The high levels of omega-3 fats in farmed salmon are widely recognized for their health benefits, but you may have also heard a myth about something else farmed salmon is high in: polychlorinated biphenyls, or PCBs. Here we shine a light on the topic of persistent organic pollutants, specifically PCBs and dioxins, and why farmed salmon has a low level of such contaminants.
Many of us are familiar with omega-3s, but have you heard about PCBs?
Dioxins, specifically PCBs are human-made chemical compounds that persist in the environment and accumulate in the food chain. PCBs are a class of industrial chemicals that once upon a time were used in the manufacturing of a wide variety of consumer products, from microscopes to electrical appliances to TV sets. But by the 1970s, mounting evidence from multiple independent scientific studies led to the labeling of PCBs as harmful to human health, and potentially carcinogenic. For this reason, the use of PCBs has been banned around the world, but residual elements still exist, and traces can be found in the environment and therefore in some of the food we eat. Food safety experts like the European Food Safety Authority (EFSA) and the U.S. Food and Drug Administration (FDA) have developed strict protocols for monitoring dioxins in food, including in animal feed, to reduce our dietary exposure to these environmental contaminants. These guidelines are regularly reviewed and updated to provide guidance on what is safe and healthy to eat.
How do PCBs end up in salmon?
Fish, like humans, get their nutrients from what they eat, which is also how they are exposed to contaminants. If there are PCBs in their environment, in the water, in plants or other fish salmon eat, then the salmon – whether wild or farmed – will be exposed to PCBs, and these could be passed on to us as consumers.
Studies show farmed salmon are lower in PCBs and dioxins than wild varieties.
Due to their highly tailored and monitored diet, farmed salmon have limited interaction with feed sources high in PCBs and are low in dioxins. For these reasons, you can feel confident in knowing that farmed salmon is a healthy and safe choice. Furthermore, farmed salmon are shown to have significantly lower levels of exposure to PCBs and dioxins compared to wild salmon. This is due to their differed diets, including the increased use of vegetable ingredients in the feed of farmed salmon and the reduced use of fish oil, which historically had been the primary source of PCBs in farmed salmon.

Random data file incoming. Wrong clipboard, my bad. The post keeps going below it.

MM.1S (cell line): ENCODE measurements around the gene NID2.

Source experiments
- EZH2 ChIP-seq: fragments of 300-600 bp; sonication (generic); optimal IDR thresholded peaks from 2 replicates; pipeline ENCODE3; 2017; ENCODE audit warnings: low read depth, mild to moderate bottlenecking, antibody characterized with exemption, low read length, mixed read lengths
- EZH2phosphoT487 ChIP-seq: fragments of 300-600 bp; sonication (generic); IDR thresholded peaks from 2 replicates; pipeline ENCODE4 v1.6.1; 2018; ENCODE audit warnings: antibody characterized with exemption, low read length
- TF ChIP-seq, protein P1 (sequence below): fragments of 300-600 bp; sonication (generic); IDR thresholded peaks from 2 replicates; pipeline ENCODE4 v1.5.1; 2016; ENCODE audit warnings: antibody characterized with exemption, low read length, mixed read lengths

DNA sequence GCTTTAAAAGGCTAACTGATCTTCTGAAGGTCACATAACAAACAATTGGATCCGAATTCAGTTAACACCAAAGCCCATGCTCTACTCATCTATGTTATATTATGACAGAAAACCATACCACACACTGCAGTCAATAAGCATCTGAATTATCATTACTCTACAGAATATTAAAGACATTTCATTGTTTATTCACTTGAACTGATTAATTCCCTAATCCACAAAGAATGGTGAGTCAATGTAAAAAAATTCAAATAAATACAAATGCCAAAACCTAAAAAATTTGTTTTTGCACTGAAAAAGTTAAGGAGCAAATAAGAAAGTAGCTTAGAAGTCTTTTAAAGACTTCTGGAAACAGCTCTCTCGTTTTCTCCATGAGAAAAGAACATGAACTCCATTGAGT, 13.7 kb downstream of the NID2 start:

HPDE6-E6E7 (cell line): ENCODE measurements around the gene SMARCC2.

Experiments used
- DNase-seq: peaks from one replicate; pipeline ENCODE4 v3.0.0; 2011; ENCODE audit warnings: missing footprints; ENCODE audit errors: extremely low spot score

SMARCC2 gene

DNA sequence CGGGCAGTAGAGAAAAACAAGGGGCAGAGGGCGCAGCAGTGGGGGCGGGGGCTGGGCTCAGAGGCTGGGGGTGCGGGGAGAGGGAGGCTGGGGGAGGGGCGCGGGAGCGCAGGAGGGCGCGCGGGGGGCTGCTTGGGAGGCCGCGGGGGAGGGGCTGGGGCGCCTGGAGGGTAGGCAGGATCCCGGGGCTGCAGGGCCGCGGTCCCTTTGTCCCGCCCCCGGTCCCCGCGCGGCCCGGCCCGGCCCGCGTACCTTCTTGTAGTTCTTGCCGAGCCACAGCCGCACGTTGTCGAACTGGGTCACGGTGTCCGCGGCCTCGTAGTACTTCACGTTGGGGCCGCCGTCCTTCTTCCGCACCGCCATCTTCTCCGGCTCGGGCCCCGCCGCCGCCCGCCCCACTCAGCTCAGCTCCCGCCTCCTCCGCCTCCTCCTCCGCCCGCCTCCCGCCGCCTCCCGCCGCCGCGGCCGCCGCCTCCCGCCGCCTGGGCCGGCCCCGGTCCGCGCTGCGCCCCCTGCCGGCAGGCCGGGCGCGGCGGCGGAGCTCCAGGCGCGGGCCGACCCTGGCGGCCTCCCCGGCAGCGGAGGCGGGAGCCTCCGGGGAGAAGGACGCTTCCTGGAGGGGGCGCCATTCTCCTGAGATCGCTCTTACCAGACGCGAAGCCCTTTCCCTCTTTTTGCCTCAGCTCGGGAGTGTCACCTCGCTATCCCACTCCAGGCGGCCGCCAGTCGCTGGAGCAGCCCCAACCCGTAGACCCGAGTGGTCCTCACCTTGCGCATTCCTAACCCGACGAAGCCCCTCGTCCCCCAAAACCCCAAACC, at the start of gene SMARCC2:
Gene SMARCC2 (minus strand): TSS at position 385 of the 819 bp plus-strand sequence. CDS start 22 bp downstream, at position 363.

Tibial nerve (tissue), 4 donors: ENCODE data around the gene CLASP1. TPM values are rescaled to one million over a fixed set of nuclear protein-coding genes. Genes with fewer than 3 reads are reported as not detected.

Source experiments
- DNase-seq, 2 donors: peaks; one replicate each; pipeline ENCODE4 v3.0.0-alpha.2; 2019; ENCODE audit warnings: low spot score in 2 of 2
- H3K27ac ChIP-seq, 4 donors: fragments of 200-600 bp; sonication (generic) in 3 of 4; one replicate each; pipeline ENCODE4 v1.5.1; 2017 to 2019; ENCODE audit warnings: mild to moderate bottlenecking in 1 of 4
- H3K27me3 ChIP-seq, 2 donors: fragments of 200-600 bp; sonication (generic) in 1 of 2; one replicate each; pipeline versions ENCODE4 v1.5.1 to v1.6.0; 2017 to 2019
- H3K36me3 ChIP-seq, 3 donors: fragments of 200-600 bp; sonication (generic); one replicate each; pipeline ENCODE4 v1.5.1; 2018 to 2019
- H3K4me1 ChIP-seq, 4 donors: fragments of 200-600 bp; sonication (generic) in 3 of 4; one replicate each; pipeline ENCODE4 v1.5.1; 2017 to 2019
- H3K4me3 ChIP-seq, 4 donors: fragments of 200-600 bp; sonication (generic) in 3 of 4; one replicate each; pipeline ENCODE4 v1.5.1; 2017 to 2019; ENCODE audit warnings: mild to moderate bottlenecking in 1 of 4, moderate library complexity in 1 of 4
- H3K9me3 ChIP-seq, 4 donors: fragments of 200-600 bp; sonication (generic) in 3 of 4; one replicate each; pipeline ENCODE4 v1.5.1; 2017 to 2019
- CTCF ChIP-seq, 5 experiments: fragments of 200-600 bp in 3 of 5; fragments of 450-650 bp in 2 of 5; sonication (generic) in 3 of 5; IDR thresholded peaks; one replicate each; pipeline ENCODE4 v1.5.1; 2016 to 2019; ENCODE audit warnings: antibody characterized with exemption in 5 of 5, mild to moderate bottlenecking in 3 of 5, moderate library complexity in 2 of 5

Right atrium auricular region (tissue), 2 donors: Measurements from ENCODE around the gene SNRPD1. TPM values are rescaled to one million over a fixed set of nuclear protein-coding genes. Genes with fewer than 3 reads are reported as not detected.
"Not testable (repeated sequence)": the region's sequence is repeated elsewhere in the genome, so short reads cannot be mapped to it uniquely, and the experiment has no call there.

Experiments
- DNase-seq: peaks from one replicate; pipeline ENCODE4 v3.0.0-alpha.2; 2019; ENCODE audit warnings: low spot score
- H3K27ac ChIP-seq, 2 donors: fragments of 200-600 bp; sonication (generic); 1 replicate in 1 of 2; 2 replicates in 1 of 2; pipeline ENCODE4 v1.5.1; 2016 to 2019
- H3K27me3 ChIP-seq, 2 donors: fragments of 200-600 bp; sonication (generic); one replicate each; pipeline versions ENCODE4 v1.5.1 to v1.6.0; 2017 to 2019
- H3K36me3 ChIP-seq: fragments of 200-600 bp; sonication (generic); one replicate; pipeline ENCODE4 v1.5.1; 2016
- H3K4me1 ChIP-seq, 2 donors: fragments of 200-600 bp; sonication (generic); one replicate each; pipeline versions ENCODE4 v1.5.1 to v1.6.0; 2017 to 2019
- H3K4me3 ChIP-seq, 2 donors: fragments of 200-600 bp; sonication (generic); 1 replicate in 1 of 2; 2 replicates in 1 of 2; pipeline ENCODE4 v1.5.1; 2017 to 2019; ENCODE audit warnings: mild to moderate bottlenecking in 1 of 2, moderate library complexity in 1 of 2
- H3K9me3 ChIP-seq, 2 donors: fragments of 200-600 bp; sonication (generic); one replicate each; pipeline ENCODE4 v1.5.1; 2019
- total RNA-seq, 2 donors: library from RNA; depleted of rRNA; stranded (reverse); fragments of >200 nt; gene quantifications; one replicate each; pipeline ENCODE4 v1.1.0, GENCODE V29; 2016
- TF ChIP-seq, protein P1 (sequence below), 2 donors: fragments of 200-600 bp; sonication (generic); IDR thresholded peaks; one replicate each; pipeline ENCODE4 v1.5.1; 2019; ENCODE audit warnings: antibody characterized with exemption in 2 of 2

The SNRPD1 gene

Oily fish such as farmed salmon are rich in key nutritional benefits such as omega-3 and omega-6 fatty acids. Research demonstrates that the physical and mental health benefits may outweigh the potential risk of impact from minor levels of PCB consumption.
What makes GSI members’ farmed salmon a safe and healthy choice?
To ensure minimal presence of PCBs in farmed salmon, GSI members and their associated feed companies source their fish oil from areas low in PCBs. Additionally, feed companies closely follow the guidance from food regulation agencies to ensure what the salmon eat – and what we in turn eat – fall well below guidelines. Taken together, these precautions ensure farmed salmon remains a healthy and safe choice (not to mention an eco-friendly one too!).
We hope you now feel reassured to top up those omegas and not have to worry about unwanted toxins, but if you do have questions feel free to reach out.